Aside from those pins, there are a couple of other things that are potentially concerning in your post.

The soldering, particularly on the terminal blocks (VIN, GND, OUT1, and OUT2), look like they are not making good contact with the pads on the board. Adafruit’s Guide to Excellent Soldering is a good reference for what a proper solder joint should look like. I recommend reworking those pins until they are properly wetted to the pads.

Also, you mentioned your motor is “12V, 5A”. Can you clarify if that 5A rating is a stall current, operating current, or some other kind of rating (such as max efficiency)? Do you know what the stall current of your motor is at 12V? The MC33926 can only handle around 3A continuously with a 5A peak. Please note that starting up at full speed from a stop can cause your motor to draw upward of it’s stall current, and switching directions at full speed can briefly draw upwards of twice the stall current, so even if that 5A rating is the stall current, you should probably be taking some measures to reduce sudden bursts of current, such as acceleration limiting.

Brandon

1 Like

Thank you, Brandon.

Yes, indeed 5A is the stall current. The motor provides 10Nm stall torque and 6Nm was enough for me. So I thought I would drive it with 3A continuously.
Ah, my bad. Even though I knew when I bought the driver, I forgot that MC33926 provides 3A continuously. But I tried with the lines;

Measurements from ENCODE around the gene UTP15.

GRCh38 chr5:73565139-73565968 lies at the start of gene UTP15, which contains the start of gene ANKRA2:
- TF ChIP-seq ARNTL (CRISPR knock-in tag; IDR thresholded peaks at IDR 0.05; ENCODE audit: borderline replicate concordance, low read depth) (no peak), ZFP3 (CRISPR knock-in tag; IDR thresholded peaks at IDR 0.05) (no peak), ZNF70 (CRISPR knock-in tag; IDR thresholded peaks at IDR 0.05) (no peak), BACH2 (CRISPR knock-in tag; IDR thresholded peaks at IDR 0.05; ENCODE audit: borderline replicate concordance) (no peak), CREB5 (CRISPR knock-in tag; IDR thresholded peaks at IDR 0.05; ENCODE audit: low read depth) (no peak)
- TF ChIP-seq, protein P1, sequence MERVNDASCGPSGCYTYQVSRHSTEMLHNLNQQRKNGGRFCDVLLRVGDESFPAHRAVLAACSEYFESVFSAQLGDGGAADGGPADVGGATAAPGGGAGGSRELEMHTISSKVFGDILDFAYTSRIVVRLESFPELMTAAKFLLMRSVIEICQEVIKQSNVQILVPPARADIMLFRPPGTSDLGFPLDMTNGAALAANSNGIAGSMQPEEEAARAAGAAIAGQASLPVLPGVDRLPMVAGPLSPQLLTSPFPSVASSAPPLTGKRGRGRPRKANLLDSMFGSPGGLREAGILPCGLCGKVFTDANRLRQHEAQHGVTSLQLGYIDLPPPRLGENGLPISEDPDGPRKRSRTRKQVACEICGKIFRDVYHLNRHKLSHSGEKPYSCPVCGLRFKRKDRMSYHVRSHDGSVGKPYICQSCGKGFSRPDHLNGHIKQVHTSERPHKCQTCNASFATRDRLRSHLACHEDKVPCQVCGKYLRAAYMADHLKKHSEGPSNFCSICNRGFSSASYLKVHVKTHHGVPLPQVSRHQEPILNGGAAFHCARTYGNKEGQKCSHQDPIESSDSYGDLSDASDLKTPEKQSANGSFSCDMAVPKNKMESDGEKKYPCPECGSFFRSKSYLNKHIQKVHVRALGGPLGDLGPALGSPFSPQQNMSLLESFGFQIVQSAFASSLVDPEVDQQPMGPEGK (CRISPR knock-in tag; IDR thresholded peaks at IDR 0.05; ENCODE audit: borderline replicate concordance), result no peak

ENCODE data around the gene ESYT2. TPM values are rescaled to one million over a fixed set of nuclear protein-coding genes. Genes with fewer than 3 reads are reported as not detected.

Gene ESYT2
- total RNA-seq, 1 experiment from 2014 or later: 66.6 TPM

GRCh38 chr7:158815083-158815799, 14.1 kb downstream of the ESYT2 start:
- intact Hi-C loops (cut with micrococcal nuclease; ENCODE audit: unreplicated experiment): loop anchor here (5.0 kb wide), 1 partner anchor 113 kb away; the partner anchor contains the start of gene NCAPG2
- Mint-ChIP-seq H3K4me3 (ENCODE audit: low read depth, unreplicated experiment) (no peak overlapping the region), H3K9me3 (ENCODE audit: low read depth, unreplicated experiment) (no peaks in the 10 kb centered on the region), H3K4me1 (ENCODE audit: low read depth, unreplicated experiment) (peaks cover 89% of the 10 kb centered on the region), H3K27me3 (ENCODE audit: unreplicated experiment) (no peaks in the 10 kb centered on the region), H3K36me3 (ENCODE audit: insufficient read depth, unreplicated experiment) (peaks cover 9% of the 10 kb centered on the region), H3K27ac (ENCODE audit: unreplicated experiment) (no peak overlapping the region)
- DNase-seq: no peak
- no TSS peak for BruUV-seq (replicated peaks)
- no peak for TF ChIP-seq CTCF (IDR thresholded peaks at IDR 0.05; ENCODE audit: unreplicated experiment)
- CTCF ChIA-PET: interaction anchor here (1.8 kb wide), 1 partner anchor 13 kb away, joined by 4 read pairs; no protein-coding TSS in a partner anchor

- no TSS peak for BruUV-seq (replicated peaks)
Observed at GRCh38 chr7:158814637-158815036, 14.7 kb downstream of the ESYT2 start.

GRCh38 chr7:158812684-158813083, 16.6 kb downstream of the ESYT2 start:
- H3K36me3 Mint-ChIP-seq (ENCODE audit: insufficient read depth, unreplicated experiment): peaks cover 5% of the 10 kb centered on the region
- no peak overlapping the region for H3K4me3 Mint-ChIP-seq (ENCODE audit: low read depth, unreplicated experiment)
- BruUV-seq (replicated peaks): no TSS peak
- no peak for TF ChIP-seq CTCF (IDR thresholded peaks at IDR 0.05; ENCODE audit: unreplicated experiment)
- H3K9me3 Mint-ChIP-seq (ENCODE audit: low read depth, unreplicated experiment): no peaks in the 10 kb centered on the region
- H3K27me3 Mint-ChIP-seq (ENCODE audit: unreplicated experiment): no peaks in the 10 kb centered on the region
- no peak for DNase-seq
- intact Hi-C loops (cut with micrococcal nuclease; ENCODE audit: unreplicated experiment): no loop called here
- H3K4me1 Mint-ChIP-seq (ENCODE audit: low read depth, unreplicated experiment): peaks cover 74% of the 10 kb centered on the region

analogWrite(pwm,150);
analogWrite(pwm,140);
analogWrite(pwm,1);

and still didn’t work. How can I limit the acceleration, reduce the sudden burst of current?
Maybe a capacitor?

Hello.

I would expect the MC33926 to still be able to drive the motor without acceleration limiting; it is just a precaution to avoid situations where the motor could draw large bursts of current. Have you changed your setup to override the default behaviors of the EN pin as well as whichever D# pin you are not using for PWM?

There are many ways to add ramping to your code, for example you could use a simple FOR loop like this:

``````for(int i =0; i<150; i++){
analogWrite(pwm,i);
delay(3);	#adjust this delay to control how quickly it ramps up
}
``````

Also, do you have a load on the motor? If you do, I recommend removing it for now. A general recommendation for continuous operation of brushed DC motors is to operate them at around 25% of their stall torque (and therefore stall current) at most. So if you need to run your 5A stall motor at 3A continuously to get the torque you need, the motor is probably underpowered for your application. Operating it like that could drastically reduce its lifetime.

If you are still having problems getting the motor to run, can you post pictures of your setup that show all of your connections as well as your complete updated code?

Brandon

1 Like

Brandon. Thank you, it worked!

I didn’t understand the EN and D# pin at your first comment, sorry for that. I did as you’ve said and it worked. And thank you for that valuable information.
Thank you very much, really. I appreciate it.

So one last question then, I hope. Vpwr in this diagram is Vin in our case, right? What is CCP? I mean I assume the motor driver is the inside of the jagged lines. I will use these capacitors as;
Vin-(Vin pin+(capacitor-GND))
-: electrical connection
Is this true?

Hello.

The dashed line in that diagram from the datasheet represents the driver IC (which does not include our carrier board). Our board does not break out the CCP pin. The 33nF cap is included on our board from CCP to VIN. You can see this in the schematic diagram at the bottom of the MC33926 Motor Driver Carrier product page.

Brandon

1 Like

Thank you